For some time now, the Kinder Morgan pipeline has delivered diluted bitumen (dilbit) to Burnaby. From there, it is loaded onto oil tankers and sent east through the Salish Sea.
The B.C. government commissioned three reports from Nuka Research studying oil spill response capabilities in the province. The reports outline the significant clean up challenges faced by the industry, as well as the provincial and federal governments, should there be a spill.
Premier Christy Clark set out five conditions for pipeline development in British Columbia. The Premier has been firm on these conditions and has repeated many times that pipeline projects will not be allowed in British Columbia if her conditions are not met.
One of her conditions states that the province must have “world-leading marine oil-spill response, prevention and recovery systems for B.C.’s coastline and ocean to manage and mitigate the risks and costs of heavy-oil pipelines and shipments.”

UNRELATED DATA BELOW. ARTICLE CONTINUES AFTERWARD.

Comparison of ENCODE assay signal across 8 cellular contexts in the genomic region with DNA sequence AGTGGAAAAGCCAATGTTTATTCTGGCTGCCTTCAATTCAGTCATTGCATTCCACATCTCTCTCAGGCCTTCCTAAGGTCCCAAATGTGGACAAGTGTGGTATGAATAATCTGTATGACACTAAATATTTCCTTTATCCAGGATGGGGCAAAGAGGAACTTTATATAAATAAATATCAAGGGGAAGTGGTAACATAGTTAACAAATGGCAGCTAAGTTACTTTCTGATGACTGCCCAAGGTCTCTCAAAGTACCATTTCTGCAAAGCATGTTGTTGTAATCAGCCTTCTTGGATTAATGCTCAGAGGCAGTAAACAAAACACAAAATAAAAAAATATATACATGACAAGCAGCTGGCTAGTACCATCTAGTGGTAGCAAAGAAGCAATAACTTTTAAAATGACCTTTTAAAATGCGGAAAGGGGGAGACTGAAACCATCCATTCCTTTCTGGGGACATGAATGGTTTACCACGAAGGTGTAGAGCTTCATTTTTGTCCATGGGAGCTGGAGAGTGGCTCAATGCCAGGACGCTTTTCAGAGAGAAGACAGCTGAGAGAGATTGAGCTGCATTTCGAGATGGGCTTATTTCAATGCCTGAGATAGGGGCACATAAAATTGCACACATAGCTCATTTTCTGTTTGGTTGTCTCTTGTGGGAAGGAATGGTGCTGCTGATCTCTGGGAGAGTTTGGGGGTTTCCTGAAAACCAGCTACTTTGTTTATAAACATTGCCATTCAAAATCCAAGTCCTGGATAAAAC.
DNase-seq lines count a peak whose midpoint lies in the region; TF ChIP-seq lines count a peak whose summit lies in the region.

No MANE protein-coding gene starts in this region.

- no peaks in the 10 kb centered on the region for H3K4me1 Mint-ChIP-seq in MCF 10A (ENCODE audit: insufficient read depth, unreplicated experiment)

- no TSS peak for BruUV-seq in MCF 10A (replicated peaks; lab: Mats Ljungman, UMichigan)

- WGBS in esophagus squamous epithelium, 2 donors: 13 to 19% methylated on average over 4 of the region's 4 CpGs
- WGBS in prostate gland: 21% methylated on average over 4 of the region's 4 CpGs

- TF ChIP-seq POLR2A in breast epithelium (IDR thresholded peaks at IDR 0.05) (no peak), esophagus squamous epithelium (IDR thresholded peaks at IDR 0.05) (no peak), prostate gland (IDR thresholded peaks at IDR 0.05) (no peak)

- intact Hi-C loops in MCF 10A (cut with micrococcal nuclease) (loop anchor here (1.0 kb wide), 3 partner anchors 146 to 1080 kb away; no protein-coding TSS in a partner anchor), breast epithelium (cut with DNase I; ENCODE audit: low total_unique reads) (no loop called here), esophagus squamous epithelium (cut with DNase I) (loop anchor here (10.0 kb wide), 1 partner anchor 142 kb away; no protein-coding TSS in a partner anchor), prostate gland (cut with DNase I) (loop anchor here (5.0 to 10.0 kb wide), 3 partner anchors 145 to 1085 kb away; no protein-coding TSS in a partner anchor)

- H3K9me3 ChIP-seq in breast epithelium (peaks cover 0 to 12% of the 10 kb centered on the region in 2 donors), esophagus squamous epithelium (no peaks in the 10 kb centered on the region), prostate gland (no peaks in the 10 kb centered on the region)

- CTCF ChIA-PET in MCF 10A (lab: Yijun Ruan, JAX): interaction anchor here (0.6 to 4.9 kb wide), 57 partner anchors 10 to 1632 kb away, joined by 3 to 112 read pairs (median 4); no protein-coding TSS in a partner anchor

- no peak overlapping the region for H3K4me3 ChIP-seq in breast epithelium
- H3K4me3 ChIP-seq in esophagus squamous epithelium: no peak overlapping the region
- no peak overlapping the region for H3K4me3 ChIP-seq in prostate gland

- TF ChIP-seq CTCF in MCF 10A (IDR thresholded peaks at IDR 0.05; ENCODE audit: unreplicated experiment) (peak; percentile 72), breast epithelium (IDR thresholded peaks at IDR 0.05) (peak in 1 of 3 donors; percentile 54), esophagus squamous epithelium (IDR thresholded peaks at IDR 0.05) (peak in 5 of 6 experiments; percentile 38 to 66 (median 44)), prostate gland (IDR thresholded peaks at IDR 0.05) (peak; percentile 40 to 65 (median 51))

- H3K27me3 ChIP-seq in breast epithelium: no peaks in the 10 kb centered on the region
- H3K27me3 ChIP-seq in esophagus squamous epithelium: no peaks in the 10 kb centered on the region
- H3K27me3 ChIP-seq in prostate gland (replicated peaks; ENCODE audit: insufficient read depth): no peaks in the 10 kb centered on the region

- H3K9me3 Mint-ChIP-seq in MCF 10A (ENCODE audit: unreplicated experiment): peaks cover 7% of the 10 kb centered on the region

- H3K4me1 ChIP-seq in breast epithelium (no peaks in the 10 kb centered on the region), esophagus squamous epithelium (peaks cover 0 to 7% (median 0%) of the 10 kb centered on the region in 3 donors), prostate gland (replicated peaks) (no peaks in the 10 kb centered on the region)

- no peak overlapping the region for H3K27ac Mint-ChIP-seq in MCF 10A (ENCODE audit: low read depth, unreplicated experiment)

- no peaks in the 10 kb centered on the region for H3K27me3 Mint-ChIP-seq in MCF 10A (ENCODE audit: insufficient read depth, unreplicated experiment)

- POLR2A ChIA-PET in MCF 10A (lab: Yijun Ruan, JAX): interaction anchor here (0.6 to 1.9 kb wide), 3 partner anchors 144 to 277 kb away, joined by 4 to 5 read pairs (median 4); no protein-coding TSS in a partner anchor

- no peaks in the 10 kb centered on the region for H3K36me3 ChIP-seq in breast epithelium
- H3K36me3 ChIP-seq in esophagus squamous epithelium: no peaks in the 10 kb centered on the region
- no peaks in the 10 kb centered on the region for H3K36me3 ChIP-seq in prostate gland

British Columbia does not support the Enbridge Northern Gateway project. Premier Clark is on the record several times stating her deep concern about the inability to clean up dilbit if a spill occurs. Currently, there is one tanker per week on the south coast — and with Kinder Morgan’s plan to expand their pipeline, it would increase tanker traffic to one per day.
With all the concern expressed by the Premier, why is Kinder Morgan dilbit currently being transported through the Salish Sea? Why hasn’t the provincial government stepped in to stop it? Or, at the very least, why haven’t they worked with the federal government to ensure there is a “world-leading” marine response capability on the west coast?
It is time the provincial and federal government acted responsibly and stopped the transport of dilbit along the British Columbia coast.
(Photo - Flickr: Mark Klotz)